Improving welfare of laying hens
- animal health
Published: 4 October 2019
A multi-million pound European-wide project to improve the conditions of egg-laying chickens launched on 4th October 2019, to coincide with World Animal Day.
The ChickenStress European Training Network (ETN) brings together 20 partners in education and industry, including Scotland’s Rural College (SRUC) and Hendrix Genetics and Vencomatic, two major suppliers to the global egg industry. It will train future leaders in a range of scientific studies and help egg producers attain the best possible welfare standards for chickens.
Scientists at SRUC will look at sleep behaviour in laying hens, and how that is modified by stress and various housing environments.
The network has received around £3.5 million investment from the EU Marie Curie Fund.
Dr Tom Smulders, Reader in Evolutionary Neuroscience at Newcastle University, is leading the project. He said: “Shoppers consistently ask for chickens to be kept in the highest possible welfare conditions and in Europe in 2012 this led to a ban on battery cages. However, while this was introduced with the best of intentions with an eye to improving welfare, unexpected problems have occurred with alternative productions systems.”
Over the course of four years, 14 international studies under the supervision of world experts in their fields will be carried out on factors which contribute to stress response and resilience in poultry. Involving industry partners, these will range from examining what causes stress in chickens from their breeding, to how they are raised, to the environment they are kept in – including the feed systems and housing.
Dr Smulders explained: “We still don’t know what is best for laying hens in these large-group housing systems and it is difficult to ask the chickens. We will study how stress affects the brain and use this knowledge to identify best practice. We don’t know, for example, how the environment in which they are reared affects how well they adapt to the free-range systems they will be housed in during adulthood, nor how hatching conditions affect their ability to deal with novel situations later in life. These are the kind of welfare questions we want to answer with this project.”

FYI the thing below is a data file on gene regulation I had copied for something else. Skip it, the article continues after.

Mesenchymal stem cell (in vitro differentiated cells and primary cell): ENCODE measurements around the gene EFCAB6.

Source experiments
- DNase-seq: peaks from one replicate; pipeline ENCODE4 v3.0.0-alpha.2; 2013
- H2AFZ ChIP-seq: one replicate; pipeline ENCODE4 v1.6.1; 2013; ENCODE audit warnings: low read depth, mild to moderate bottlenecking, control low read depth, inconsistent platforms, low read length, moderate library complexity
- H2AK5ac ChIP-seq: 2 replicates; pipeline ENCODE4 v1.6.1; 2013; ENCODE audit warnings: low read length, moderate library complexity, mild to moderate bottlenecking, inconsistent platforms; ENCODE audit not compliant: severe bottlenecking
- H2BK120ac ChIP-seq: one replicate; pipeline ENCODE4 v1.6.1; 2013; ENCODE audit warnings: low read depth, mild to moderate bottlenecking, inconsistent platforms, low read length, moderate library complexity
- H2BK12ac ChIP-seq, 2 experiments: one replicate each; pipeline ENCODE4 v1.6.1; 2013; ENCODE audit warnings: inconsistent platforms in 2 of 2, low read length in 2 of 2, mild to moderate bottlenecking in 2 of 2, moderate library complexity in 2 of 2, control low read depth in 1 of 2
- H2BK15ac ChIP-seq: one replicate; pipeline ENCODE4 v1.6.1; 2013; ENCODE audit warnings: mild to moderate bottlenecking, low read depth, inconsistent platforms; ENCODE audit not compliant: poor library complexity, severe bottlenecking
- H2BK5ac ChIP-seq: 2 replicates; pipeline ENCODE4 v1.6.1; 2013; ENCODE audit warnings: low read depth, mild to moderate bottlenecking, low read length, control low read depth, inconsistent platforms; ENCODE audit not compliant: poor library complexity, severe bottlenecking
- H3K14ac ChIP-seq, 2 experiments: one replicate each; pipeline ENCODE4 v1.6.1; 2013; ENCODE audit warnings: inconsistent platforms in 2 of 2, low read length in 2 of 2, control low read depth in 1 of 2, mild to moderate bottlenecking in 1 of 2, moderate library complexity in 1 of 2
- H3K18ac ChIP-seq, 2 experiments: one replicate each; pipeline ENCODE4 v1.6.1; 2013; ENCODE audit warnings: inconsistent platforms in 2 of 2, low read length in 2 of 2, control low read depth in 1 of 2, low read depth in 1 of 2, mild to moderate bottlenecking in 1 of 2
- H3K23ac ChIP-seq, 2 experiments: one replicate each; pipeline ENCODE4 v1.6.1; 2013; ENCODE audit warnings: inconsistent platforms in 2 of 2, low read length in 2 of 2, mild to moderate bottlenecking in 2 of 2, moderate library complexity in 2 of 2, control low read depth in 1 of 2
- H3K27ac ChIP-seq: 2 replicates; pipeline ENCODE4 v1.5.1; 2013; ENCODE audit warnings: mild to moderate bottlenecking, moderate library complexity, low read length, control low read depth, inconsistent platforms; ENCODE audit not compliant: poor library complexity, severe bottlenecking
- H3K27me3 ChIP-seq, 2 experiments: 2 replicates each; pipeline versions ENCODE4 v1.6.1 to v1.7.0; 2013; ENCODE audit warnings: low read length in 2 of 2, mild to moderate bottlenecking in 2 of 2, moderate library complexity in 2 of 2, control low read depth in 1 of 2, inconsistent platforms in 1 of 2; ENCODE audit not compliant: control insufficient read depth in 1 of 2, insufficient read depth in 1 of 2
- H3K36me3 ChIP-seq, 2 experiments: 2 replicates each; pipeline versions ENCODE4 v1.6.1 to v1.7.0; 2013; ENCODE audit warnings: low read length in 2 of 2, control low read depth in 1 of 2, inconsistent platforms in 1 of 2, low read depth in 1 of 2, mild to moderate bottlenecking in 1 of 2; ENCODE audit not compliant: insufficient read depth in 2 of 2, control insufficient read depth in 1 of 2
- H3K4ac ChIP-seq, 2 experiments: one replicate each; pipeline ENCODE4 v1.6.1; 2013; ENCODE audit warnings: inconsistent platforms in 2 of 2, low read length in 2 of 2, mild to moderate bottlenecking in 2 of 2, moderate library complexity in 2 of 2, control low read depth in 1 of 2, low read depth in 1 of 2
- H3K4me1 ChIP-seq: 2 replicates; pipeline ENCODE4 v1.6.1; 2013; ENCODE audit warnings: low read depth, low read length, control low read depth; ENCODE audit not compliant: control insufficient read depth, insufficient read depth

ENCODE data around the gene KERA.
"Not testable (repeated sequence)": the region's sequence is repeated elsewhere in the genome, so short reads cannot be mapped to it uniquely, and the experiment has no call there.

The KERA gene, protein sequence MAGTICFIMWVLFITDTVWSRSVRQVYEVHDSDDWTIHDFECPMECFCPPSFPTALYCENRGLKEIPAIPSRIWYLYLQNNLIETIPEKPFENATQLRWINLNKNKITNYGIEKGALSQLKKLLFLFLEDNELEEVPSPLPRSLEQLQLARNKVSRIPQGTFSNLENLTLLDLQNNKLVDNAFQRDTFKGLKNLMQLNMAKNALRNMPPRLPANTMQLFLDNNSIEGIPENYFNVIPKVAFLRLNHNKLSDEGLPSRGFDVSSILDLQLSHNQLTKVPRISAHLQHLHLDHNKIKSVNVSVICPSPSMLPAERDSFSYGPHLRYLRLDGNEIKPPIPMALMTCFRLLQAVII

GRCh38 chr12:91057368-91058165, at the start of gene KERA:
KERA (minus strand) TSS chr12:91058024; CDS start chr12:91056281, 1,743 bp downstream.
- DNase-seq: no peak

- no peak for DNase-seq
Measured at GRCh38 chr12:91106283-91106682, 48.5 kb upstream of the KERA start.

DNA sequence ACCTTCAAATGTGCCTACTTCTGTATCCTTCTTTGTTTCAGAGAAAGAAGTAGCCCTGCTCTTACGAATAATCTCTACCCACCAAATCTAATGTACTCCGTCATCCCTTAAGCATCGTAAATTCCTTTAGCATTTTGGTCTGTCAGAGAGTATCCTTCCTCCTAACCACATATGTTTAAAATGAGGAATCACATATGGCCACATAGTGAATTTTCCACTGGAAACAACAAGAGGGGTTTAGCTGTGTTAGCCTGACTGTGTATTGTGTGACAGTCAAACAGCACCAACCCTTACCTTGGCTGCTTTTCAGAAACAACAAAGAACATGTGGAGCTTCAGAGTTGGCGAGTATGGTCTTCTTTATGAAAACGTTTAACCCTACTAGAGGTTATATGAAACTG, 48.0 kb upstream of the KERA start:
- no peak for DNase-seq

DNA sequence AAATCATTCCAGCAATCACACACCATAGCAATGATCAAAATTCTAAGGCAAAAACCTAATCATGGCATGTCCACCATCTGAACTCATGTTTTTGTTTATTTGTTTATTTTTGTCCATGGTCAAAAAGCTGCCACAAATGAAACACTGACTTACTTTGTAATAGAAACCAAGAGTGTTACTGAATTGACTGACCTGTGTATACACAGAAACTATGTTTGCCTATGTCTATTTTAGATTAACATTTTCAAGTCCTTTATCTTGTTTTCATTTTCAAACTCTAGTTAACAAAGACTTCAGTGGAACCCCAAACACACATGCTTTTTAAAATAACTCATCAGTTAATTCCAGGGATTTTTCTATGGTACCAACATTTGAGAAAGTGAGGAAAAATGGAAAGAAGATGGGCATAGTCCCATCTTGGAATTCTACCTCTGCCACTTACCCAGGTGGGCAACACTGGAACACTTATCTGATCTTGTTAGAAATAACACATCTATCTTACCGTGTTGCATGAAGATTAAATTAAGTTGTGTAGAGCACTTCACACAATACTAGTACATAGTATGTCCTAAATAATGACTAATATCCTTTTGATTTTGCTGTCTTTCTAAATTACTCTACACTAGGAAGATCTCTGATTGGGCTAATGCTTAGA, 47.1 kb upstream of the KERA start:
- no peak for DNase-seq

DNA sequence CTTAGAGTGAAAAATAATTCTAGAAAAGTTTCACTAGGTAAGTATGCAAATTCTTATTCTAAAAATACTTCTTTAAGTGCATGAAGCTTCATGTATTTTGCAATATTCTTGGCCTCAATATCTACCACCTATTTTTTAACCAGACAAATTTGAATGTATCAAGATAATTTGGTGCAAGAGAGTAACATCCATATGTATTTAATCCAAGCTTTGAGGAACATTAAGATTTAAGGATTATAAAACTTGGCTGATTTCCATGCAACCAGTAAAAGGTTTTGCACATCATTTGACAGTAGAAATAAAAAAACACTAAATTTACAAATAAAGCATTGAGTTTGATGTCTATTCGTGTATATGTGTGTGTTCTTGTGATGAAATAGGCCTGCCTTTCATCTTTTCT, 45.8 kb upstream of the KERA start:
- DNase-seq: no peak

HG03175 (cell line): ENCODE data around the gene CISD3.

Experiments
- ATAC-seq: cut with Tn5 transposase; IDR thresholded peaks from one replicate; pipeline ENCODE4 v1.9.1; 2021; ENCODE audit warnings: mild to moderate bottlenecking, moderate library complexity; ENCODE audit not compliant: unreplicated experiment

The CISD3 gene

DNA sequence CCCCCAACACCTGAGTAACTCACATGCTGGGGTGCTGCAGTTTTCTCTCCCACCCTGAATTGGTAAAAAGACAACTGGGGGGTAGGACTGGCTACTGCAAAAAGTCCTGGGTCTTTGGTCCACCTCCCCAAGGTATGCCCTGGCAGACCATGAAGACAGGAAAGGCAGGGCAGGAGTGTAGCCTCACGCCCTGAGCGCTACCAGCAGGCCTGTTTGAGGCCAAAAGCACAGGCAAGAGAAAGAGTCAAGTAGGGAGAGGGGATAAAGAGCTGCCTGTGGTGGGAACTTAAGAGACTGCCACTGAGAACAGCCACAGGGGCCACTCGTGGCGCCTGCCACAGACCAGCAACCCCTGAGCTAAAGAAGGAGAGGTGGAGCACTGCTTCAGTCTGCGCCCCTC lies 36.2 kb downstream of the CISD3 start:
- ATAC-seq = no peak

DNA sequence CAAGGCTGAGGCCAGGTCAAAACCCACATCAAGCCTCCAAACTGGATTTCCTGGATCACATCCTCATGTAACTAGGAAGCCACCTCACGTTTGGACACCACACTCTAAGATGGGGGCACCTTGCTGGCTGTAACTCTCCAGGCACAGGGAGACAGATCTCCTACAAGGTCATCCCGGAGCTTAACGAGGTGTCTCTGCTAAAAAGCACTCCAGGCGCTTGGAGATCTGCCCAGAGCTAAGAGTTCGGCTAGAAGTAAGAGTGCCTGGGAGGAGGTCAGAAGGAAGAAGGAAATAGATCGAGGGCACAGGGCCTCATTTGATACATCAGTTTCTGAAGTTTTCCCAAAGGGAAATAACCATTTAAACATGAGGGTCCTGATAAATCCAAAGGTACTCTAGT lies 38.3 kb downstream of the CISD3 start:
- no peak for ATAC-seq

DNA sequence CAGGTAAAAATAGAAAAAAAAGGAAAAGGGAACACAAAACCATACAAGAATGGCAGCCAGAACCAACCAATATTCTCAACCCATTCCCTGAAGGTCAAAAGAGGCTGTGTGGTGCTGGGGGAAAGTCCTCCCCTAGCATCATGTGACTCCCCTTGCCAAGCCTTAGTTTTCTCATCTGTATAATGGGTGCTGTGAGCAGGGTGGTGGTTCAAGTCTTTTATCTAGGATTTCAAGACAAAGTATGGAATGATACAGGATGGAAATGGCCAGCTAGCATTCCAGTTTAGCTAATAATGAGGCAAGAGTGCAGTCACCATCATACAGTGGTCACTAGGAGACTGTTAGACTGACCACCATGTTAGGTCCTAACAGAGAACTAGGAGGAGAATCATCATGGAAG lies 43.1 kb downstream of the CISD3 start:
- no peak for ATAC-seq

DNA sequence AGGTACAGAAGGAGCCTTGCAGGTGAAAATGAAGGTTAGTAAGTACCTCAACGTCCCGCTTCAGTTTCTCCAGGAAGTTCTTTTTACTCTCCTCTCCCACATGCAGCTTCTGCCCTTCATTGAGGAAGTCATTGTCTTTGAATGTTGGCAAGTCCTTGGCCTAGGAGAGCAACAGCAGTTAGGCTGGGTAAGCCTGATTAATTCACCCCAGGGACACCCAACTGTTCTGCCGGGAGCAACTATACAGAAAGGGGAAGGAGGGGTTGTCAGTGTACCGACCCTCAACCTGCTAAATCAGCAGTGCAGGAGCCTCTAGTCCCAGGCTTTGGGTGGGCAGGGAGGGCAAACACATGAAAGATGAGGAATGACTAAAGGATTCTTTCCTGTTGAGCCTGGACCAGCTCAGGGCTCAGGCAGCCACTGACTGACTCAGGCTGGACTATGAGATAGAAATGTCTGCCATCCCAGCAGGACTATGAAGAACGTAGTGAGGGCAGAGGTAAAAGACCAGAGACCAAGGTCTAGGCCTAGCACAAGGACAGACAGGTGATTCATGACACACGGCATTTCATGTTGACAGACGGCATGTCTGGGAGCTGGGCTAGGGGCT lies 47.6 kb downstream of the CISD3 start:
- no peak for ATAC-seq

A variety of methods will be used over the projects to measure stress responses and responsivity in laying hens, including markers in the brain (neurogenesis, different neurotransmitters), stress hormones, behavioural tests and observations, and health parameters.
Each project will involve a PhD student as part of the initiative to develop future scientific leaders. By working with industrial partners including Hendrix Genetics, Vencomatic, Noldus Information Technology and The Lakes Free Range Egg Co Ltd, as well as the European Union of Wholesale with Eggs, Egg Products, Poultry and Game, the scientific team will be able to implement conditions that maximise welfare and productivity.
At SRUC, Dr Victoria Sandilands will be leading on a project with an early stage researcher who will look at sleep behaviour in laying hens. She said: “This is an exciting consortium of established scientists and early stage researchers that will improve our understanding of stress in laying hens. I’m looking forward to our student exploring sleep in hens, a little-understood phenomenon, and being able to work alongside a world-expert in sleep from the Max Planck Institute, and then with a major poultry house equipment company, Vencomatic.”
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SRUC (Scotland's Rural College)
- The Roslin Institute
- Easter Bush Campus
- Midlothian, EH25 9RG
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